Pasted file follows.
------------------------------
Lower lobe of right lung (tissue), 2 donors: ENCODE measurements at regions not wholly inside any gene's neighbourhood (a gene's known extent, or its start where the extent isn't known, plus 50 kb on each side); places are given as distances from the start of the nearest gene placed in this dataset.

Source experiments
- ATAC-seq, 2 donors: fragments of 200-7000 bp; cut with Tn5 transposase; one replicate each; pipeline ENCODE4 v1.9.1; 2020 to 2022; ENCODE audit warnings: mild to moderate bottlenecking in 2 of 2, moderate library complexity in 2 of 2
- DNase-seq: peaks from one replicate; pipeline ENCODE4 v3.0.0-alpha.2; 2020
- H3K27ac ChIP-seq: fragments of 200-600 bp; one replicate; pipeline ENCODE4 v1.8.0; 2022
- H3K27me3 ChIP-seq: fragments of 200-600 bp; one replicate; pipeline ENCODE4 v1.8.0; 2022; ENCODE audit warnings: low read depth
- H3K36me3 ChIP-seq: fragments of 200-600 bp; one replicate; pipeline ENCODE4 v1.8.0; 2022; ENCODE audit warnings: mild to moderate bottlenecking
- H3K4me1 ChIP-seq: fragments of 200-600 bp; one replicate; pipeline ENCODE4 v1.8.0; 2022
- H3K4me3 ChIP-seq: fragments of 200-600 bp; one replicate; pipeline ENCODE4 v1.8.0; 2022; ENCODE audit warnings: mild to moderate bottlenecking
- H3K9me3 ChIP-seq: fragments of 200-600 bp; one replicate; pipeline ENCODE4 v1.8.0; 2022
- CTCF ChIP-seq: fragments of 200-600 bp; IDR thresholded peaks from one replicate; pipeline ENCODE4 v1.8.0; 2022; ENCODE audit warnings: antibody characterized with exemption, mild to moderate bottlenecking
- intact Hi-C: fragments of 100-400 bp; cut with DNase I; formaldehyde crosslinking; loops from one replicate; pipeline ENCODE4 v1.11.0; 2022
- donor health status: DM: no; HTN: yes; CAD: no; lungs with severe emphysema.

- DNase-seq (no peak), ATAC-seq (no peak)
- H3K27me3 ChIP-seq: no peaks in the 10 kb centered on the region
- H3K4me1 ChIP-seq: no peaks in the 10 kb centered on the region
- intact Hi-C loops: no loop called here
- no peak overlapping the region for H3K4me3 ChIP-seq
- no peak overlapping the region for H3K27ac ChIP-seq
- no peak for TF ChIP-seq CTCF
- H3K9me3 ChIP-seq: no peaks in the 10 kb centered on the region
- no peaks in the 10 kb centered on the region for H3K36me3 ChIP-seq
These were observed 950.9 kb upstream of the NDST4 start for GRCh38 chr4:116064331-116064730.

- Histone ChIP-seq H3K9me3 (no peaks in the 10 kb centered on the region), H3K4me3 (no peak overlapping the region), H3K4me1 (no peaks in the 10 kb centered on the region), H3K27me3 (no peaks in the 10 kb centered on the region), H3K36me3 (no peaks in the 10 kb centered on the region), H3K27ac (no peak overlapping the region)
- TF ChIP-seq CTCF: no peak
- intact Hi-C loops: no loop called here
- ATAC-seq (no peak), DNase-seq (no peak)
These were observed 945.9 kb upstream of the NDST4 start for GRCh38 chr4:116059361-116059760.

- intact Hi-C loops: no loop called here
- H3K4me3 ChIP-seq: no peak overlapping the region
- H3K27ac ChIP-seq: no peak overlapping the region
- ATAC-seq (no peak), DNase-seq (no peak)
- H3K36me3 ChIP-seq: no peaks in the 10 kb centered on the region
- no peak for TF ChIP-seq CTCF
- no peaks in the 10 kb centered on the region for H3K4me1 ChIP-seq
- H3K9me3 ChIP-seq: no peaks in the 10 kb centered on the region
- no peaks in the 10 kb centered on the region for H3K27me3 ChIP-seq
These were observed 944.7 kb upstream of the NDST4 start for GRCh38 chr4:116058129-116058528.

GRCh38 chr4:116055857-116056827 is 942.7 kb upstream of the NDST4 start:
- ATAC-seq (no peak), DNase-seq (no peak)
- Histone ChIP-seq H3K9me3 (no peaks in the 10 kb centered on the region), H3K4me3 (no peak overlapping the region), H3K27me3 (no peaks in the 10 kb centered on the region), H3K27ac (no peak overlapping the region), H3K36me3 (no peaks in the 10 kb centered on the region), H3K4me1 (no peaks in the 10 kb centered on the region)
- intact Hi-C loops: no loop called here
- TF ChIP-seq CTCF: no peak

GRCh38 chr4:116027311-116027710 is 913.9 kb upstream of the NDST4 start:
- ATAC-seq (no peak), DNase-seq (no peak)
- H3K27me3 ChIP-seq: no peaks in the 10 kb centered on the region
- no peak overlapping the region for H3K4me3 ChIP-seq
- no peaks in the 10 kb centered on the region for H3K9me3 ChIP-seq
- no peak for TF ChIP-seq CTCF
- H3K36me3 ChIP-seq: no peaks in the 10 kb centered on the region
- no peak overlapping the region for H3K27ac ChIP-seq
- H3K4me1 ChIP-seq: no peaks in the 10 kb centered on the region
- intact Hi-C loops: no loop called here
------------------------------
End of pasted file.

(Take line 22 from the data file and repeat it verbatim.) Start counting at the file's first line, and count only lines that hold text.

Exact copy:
- no peaks in the 10 kb centered on the region for H3K36me3 ChIP-seq